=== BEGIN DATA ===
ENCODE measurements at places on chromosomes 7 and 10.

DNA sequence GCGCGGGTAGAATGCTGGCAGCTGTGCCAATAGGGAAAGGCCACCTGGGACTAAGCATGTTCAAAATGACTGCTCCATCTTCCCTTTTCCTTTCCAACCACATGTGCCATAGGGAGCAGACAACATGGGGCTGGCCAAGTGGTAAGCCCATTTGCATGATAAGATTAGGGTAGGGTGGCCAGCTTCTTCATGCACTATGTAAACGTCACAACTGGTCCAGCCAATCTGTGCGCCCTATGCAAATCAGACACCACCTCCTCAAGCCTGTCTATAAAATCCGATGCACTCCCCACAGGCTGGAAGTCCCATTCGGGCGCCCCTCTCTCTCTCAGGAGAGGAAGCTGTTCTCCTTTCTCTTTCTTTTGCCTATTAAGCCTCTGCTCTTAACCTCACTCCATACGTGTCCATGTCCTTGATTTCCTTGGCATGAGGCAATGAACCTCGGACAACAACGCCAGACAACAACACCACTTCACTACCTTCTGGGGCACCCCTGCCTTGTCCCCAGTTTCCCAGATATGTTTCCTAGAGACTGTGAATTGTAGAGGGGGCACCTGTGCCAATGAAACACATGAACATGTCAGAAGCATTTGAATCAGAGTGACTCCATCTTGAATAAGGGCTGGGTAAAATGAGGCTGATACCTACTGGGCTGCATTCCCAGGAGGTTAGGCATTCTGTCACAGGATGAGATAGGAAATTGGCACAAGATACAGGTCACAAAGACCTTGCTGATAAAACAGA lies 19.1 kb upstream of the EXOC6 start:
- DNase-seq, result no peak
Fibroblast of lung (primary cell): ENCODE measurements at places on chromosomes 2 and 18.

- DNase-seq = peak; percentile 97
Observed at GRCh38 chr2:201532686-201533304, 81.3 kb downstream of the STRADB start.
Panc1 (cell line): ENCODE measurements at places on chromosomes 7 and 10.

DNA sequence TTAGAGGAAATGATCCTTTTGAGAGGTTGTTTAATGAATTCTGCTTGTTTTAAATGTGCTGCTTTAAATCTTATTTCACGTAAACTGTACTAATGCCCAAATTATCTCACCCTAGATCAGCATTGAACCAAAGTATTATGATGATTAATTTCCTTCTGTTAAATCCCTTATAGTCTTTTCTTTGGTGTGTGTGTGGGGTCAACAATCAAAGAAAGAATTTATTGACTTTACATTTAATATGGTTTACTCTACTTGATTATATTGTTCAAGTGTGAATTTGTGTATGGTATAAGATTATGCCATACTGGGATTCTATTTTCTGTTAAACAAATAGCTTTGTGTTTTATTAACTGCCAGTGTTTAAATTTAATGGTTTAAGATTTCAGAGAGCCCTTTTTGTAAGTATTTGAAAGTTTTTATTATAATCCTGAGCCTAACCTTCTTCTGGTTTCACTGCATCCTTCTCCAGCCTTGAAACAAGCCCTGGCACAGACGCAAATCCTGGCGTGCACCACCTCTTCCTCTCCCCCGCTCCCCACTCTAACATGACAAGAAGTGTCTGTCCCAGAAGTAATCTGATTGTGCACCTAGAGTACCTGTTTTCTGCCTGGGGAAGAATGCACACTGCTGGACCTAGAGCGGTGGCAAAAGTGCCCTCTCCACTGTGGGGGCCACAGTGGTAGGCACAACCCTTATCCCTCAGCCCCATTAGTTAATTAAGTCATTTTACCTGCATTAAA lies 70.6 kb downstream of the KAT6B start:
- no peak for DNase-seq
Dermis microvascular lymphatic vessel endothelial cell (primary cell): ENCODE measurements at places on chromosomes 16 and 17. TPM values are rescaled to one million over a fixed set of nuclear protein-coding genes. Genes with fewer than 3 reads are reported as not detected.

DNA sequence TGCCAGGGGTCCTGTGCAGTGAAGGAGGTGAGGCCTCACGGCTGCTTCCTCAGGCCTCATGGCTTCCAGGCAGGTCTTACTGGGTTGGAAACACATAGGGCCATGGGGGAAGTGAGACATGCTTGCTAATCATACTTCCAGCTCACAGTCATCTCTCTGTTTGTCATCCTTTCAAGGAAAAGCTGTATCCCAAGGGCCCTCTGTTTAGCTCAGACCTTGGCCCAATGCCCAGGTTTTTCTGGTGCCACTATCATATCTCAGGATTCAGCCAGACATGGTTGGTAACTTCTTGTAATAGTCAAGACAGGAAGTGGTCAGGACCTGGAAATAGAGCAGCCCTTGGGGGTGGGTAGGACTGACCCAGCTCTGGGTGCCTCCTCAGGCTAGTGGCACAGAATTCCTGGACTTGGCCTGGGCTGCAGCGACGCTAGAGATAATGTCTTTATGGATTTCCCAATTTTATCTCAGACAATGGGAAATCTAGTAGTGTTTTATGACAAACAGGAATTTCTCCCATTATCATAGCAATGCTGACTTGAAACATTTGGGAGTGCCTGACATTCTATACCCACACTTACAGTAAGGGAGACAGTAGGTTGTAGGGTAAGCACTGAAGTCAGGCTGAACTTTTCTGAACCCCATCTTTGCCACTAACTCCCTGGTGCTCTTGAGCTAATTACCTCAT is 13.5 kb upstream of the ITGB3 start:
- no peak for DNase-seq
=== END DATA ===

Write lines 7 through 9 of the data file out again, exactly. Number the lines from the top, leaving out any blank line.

Panc1 (cell line): ENCODE measurements at places on chromosomes 7 and 10.

DNA sequence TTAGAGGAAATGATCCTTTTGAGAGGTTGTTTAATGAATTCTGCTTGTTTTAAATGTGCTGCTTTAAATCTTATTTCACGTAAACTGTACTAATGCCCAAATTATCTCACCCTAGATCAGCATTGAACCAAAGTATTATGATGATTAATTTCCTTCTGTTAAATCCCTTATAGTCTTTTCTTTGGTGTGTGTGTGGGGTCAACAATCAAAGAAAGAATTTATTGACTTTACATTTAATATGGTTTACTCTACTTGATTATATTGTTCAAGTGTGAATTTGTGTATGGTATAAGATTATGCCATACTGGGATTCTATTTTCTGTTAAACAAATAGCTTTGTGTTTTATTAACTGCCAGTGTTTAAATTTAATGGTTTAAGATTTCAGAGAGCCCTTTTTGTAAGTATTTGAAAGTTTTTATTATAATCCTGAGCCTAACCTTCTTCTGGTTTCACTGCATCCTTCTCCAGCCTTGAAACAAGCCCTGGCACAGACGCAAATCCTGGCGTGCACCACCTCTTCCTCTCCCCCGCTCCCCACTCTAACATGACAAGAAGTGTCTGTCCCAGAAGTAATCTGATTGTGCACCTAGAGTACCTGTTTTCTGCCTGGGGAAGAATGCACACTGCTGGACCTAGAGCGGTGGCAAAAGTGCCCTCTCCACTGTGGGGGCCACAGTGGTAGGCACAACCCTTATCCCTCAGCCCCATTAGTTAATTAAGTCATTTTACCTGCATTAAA lies 70.6 kb downstream of the KAT6B start:
- no peak for DNase-seq